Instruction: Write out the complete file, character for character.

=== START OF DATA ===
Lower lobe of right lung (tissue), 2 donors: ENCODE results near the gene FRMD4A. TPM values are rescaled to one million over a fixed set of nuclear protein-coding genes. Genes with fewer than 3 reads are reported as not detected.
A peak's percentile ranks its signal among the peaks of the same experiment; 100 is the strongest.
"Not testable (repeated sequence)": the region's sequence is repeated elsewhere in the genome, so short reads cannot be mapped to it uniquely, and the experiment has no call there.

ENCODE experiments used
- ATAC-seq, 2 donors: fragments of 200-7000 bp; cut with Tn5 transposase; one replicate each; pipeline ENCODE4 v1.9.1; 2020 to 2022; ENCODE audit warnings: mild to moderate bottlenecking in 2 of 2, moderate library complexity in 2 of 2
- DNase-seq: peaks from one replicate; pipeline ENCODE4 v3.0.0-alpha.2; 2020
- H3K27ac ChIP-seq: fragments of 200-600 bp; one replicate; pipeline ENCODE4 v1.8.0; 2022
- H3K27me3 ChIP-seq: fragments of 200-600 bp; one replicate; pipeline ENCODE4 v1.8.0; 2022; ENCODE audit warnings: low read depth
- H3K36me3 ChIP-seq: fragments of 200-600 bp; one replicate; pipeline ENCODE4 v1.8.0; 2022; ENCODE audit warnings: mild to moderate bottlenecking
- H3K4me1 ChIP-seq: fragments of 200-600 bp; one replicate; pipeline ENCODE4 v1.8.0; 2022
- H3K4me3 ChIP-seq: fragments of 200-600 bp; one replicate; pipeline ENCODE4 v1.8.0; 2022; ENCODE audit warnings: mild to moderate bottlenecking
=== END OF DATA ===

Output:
Lower lobe of right lung (tissue), 2 donors: ENCODE results near the gene FRMD4A. TPM values are rescaled to one million over a fixed set of nuclear protein-coding genes. Genes with fewer than 3 reads are reported as not detected.
A peak's percentile ranks its signal among the peaks of the same experiment; 100 is the strongest.
"Not testable (repeated sequence)": the region's sequence is repeated elsewhere in the genome, so short reads cannot be mapped to it uniquely, and the experiment has no call there.

ENCODE experiments used
- ATAC-seq, 2 donors: fragments of 200-7000 bp; cut with Tn5 transposase; one replicate each; pipeline ENCODE4 v1.9.1; 2020 to 2022; ENCODE audit warnings: mild to moderate bottlenecking in 2 of 2, moderate library complexity in 2 of 2
- DNase-seq: peaks from one replicate; pipeline ENCODE4 v3.0.0-alpha.2; 2020
- H3K27ac ChIP-seq: fragments of 200-600 bp; one replicate; pipeline ENCODE4 v1.8.0; 2022
- H3K27me3 ChIP-seq: fragments of 200-600 bp; one replicate; pipeline ENCODE4 v1.8.0; 2022; ENCODE audit warnings: low read depth
- H3K36me3 ChIP-seq: fragments of 200-600 bp; one replicate; pipeline ENCODE4 v1.8.0; 2022; ENCODE audit warnings: mild to moderate bottlenecking
- H3K4me1 ChIP-seq: fragments of 200-600 bp; one replicate; pipeline ENCODE4 v1.8.0; 2022
- H3K4me3 ChIP-seq: fragments of 200-600 bp; one replicate; pipeline ENCODE4 v1.8.0; 2022; ENCODE audit warnings: mild to moderate bottlenecking